Similarly, sociologist Pierre Bourdieu’s (1984) analysis of the unequal distribution of “cultural capital” (the collection of accepted and esteemed cultural resources) reveals how social hierarchies are reinforced and reproduced in cultural forms. He argues, far from being a neutral expression, cultural consumption is the “means by which [distinctions and differences in social classes] are produced, maintained and reproduced” (Storey, 1999, p. 44). Michel Foucault understands discourse as both “an instrument and effect of power” (Foucault, 1978, pp. 100-101), no matter what one’s social standing is, individuals are both subjects of and subject to discourses. Foucault’s understanding of power as relational rather than material extends the reach of a critique of dominant discourses to resistant “reverse” discourses, the structural necessities of dominant discourses.
Second, a culture theorist is likely to focus in on specific events, intimate relationships, and experiences in relation to their historical contexts, including “changes in production, consumption, technology, and law that set the stage for everyday life” (di Leonardo & Lancaster, 1997) as influenced by Foucault’s geneology of subjectification, which
"focuses directly on the practices that locate human beings in particular ‘regimes of the person’. It does not write a continuous history of the self, but rather accounts for the diversity of languages of ‘personhood’ that have taken shape . . . and the norms, techniques, and relations of authority within which these have circulated in legal, domestic, industrial, and other practices for acting upon the conduct of such persons."
Third, a culture studies critique would incorporate a focus on the co-production of popular culture by consumers, because ideological implications in cultural discourse do not translate automatically into ideological effects. The Italian Marxist, Gramsci (Forgacs, 2000) wrote that, in order for hegemonic forms to be taken in by the subordinated, they had to be chosen, not passively interpolated. Michel Foucault’s theory of power has particular relevance for exploring the boundary phenomenon of popular culture consumption (Foucault, 1978). He conceptualizes power as relations that are immanent in all interrelationships, non-binary and rooted in “local oppositions” and differences (p. 94), “intentional and nonsubjective” (p. 94), and as always co-generative with resistance.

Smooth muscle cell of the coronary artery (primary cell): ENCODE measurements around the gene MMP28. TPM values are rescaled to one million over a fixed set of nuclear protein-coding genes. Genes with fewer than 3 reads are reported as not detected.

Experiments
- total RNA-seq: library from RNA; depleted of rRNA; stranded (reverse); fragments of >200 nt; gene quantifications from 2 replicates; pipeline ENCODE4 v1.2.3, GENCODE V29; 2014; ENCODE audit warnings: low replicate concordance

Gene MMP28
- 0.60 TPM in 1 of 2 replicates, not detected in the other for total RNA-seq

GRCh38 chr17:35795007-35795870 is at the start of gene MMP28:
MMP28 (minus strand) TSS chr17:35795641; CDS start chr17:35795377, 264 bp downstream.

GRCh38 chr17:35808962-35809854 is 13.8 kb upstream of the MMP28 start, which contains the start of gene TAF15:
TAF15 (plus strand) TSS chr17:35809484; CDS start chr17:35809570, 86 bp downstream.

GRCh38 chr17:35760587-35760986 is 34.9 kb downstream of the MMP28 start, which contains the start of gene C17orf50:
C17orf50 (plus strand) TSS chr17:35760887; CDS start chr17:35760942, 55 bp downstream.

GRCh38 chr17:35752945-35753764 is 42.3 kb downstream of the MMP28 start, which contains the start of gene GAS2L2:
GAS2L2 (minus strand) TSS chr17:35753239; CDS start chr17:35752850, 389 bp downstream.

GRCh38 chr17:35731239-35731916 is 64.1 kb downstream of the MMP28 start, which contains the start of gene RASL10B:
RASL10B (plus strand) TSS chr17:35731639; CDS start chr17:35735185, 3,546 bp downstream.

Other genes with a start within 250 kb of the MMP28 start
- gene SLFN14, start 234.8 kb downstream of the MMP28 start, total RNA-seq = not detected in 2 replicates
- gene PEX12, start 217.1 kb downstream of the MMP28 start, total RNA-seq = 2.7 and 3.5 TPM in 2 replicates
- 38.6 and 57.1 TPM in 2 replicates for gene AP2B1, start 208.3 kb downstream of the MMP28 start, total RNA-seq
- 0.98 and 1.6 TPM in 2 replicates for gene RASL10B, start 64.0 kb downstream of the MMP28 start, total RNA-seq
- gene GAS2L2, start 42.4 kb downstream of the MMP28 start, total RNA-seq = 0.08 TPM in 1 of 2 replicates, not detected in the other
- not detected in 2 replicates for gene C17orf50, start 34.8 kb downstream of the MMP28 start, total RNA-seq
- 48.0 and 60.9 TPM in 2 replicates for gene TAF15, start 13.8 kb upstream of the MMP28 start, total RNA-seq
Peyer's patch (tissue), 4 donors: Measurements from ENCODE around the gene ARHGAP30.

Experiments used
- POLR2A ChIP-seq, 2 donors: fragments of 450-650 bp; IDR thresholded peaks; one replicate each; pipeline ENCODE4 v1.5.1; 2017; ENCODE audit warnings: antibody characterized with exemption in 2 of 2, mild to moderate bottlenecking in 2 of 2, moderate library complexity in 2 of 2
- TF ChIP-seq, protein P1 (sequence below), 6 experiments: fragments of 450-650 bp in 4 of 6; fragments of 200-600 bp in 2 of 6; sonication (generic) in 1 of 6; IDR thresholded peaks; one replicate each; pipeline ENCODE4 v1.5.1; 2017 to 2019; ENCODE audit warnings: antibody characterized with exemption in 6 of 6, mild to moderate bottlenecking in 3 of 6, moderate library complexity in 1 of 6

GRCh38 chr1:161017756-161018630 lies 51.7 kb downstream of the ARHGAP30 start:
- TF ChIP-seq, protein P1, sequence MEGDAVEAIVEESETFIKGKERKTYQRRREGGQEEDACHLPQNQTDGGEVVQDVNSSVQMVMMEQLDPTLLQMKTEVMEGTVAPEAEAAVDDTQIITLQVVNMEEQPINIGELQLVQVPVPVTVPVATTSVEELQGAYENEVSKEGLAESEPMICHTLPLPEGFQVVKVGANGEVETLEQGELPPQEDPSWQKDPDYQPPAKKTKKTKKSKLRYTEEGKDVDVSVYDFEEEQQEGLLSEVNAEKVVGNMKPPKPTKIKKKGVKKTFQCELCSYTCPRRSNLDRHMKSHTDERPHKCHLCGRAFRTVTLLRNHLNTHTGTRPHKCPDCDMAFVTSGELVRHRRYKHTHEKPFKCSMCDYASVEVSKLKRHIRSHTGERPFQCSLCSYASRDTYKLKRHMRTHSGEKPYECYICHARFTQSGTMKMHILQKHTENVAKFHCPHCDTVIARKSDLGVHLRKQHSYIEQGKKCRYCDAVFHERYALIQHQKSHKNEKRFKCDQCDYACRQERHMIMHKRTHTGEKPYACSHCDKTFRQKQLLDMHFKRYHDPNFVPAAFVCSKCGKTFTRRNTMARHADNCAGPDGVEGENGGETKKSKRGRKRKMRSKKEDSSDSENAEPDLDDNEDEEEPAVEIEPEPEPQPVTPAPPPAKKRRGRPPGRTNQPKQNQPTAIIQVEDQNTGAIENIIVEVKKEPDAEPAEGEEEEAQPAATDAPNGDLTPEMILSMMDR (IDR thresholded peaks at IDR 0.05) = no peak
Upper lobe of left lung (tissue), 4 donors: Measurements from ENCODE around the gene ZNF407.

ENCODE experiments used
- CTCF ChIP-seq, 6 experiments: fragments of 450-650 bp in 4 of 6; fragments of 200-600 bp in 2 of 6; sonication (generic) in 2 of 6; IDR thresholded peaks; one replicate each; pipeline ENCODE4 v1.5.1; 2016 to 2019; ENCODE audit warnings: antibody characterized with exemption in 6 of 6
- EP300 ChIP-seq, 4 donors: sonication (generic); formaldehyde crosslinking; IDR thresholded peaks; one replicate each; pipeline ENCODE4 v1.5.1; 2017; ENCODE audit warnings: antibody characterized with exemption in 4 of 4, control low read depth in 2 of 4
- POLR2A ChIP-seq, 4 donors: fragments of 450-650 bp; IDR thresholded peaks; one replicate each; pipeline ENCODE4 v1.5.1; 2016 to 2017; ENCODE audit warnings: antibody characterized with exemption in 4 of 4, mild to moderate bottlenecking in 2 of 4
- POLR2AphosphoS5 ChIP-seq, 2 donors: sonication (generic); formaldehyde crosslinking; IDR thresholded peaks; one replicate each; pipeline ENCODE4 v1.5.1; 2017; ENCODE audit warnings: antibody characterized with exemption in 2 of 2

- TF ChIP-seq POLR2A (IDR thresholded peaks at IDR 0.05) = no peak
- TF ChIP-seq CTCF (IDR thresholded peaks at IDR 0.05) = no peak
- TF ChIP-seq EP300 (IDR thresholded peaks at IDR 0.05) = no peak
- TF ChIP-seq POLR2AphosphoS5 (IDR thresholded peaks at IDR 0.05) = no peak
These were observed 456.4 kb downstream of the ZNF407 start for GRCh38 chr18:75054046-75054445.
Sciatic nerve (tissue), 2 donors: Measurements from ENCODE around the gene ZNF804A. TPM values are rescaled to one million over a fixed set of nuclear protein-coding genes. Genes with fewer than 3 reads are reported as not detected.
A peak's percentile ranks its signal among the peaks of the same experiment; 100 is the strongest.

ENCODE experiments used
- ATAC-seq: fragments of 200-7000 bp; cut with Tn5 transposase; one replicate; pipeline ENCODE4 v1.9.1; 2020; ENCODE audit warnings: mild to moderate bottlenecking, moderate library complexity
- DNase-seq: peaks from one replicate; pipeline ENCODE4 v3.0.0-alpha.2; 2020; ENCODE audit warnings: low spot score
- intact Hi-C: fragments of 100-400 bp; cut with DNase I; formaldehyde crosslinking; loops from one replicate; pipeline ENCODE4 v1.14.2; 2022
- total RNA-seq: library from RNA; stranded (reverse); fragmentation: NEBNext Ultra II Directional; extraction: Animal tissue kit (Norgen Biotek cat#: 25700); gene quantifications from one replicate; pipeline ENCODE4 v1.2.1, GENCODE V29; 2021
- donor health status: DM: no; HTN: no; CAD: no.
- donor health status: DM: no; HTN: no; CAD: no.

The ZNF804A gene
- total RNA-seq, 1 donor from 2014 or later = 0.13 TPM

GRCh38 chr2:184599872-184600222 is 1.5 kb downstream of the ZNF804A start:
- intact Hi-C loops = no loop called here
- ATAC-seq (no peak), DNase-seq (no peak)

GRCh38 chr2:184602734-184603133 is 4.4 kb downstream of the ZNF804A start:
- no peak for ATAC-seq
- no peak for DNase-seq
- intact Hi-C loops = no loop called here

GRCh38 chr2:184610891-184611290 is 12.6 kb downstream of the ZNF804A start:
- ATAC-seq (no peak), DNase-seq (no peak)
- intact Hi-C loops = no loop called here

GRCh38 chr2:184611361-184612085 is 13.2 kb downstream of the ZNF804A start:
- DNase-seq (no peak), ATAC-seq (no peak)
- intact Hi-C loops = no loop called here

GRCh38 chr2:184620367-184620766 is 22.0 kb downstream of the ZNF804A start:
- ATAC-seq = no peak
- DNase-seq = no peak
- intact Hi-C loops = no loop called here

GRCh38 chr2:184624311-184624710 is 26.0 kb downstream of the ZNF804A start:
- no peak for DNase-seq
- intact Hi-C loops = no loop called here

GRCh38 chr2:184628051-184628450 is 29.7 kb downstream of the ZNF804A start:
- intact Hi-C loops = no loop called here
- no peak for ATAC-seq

The approach explores the webs of power in both the producers of official and mass discourses and the consumers. Resistance to the oppressive psychological and material effects of the dominant culture for the unprivileged begins with education as critique, as with Friere (2000), including that the persistence of hegemonic power in discourse relies upon everyone’s complicity, and discourse’s multisemic characteristics provides openings for resistance through deconstruction. The culture studies view of the audience has direct relevance for how those of us in the West objectify and erase the Other; we underestimate their powers of resistance because we assume the superiority of our epistemology. The assumed radical potency of Culture Studies lies in the power attributed to making meaning or, to use Foucault’s words, discovering and applying the power of reverse discourses.